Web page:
Violence By Proxy

Content Warning: The following post is about domestic/intimate partner violence and may be upsetting to some readers, particularly survivors of emotional or physical abuse.


There is a form of domestic abuse that often precedes physical violence.  It’s called violence by proxy and it contains the usually unspoken threat of direct bodily violence as well.

My ex-husband never hit me. That’s the kindest thing I can say of him, and I believe he was working up to it. He would ruin my things, throw them or break them. He would slam doors and punch walls. He would scream and yell so the neighbors could hear, filling me but not him with shame.

One time he came close. The memory is seared into my brain, and I can remember exactly where I was standing in our apartment,  and the color of the kitchen cabinets behind him as he pulled back his fist. It’s a frozen memory, that exact moment,  the instant when it could have gone physical. 

“DO IT!” I shouted in his face while tears streamed down mine. “Do it. Hit me. Make it easy to leave you!” It was a beserker bravado borne of desperation and exhaustion; I’d given birth in a 98 hour labor just two or three weeks before and we’d spent that time fighting.  I was too tired to fight and too angry to back down.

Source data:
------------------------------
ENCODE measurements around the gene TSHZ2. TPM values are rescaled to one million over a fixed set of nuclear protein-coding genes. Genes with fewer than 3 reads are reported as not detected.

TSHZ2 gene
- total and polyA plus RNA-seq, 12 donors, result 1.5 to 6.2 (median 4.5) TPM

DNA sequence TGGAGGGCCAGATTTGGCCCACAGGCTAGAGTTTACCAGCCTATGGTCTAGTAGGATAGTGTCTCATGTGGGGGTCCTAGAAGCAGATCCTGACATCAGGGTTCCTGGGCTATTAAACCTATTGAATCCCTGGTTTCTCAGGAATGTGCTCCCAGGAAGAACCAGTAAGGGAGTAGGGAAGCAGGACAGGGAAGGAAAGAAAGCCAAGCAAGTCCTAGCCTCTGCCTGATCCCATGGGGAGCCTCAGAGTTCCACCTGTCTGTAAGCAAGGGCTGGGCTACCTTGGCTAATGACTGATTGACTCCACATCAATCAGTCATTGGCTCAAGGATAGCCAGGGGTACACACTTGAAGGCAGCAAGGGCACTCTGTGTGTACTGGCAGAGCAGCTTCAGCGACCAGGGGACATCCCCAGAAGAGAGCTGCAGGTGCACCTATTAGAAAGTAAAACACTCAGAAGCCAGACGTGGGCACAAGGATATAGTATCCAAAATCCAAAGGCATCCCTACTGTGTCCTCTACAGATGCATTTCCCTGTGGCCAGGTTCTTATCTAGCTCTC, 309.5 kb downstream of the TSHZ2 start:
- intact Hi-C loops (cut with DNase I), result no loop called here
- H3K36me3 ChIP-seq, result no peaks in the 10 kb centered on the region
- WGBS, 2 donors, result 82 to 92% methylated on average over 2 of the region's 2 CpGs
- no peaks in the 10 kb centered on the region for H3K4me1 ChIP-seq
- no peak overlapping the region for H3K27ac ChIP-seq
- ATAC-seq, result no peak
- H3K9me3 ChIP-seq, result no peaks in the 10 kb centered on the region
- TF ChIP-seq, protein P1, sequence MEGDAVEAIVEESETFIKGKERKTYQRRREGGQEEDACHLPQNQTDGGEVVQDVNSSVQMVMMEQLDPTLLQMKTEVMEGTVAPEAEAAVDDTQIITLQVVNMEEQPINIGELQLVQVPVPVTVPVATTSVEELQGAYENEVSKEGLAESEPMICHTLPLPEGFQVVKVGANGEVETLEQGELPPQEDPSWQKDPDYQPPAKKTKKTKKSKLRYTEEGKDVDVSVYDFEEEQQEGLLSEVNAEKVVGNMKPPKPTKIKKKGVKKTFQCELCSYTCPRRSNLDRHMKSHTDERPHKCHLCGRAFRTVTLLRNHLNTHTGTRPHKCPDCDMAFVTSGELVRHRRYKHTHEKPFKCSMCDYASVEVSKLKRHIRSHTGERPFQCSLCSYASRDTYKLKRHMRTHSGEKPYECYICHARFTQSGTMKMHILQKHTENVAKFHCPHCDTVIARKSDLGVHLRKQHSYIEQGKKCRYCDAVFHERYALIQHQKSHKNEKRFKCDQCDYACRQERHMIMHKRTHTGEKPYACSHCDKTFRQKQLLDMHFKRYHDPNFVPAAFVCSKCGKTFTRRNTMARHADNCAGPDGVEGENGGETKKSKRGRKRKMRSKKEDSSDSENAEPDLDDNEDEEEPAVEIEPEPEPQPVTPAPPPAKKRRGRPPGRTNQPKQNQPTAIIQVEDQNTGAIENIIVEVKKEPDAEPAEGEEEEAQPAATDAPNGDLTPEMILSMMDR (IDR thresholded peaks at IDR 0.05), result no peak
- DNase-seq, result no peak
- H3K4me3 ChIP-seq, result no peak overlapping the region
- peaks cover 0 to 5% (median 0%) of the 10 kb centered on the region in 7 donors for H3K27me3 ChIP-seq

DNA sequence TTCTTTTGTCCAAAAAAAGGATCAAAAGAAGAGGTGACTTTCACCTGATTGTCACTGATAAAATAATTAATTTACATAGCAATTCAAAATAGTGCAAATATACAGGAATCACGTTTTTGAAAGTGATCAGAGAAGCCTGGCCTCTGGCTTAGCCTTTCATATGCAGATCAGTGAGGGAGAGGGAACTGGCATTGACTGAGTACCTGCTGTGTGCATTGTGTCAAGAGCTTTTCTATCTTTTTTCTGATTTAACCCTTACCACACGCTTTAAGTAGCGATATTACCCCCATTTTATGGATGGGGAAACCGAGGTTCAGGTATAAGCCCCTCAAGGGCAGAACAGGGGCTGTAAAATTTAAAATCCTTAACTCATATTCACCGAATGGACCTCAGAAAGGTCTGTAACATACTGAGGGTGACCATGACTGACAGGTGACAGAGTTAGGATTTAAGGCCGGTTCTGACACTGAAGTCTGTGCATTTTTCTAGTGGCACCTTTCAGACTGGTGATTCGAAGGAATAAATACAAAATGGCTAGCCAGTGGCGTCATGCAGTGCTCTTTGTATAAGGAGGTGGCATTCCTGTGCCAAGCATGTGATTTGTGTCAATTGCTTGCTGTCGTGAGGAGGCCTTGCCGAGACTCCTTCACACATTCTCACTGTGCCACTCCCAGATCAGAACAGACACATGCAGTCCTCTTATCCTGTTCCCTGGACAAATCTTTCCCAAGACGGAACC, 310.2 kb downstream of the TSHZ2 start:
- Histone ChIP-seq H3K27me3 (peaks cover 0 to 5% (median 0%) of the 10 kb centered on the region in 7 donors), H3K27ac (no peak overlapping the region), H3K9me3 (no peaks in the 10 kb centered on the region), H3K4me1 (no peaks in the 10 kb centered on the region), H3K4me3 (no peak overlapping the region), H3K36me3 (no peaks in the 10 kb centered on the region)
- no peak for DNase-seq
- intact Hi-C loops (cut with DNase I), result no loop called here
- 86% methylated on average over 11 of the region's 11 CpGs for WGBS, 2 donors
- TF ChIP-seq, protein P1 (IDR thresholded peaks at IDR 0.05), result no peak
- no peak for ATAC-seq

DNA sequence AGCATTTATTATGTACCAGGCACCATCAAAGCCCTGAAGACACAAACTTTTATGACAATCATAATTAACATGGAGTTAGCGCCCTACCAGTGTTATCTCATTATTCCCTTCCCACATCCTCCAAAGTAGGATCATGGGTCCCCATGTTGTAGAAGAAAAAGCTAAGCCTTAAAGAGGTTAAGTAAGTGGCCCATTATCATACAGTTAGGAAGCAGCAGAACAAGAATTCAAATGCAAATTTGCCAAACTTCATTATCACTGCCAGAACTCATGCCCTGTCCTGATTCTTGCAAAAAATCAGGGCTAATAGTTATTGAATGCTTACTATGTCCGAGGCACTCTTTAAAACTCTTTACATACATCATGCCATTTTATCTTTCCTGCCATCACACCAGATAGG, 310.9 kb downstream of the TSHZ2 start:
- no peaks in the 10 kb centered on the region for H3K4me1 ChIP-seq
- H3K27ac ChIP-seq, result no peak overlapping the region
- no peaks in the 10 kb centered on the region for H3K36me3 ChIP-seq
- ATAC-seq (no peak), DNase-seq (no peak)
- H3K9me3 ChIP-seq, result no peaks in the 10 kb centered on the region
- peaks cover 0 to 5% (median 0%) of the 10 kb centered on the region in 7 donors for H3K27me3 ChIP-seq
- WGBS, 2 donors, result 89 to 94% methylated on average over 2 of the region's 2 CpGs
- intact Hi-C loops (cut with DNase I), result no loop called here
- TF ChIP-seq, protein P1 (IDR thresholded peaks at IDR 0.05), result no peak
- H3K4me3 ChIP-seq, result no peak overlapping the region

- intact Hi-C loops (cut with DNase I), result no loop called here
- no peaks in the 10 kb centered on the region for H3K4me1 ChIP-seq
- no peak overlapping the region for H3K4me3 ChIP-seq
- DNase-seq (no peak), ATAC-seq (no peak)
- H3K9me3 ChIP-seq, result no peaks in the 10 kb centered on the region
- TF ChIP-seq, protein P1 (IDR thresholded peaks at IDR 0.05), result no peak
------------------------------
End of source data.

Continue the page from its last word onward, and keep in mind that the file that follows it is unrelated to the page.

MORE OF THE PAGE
I saw something in his eyes, some cold calculation that determined he could hit me just as well another day, when I would be less likely to leave him. I did go soon after, before he could threaten me again.

My ex-husband never hit me, but the next three women he dated all charged him with battery, and one of them gave me the material evidence I needed for a restraining order and sole custody (a handwritten sixteen page rhyming kidnapping and murder threat).

You don’t have to wait until he hits you to go. You aren’t ridiculous for jumping or being scared by violence against objects. If someone hitting walls or throwing things is scaring you, you have the right to leave them. There is no minimum level of abuse you have to put up with.

For help making a safety plan to leave well, click here.

2 thoughts on “Violence By Proxy

  1. I’ve lived in houses under fear of violence, as recently as last year. I also recall an occasion where someone I worked with feared violence from me (understandably so). I’ve been called oversensitive many times and it’s true that I have learned not to always trust my “gut feelings” on things, but I don’t always distrust them either.


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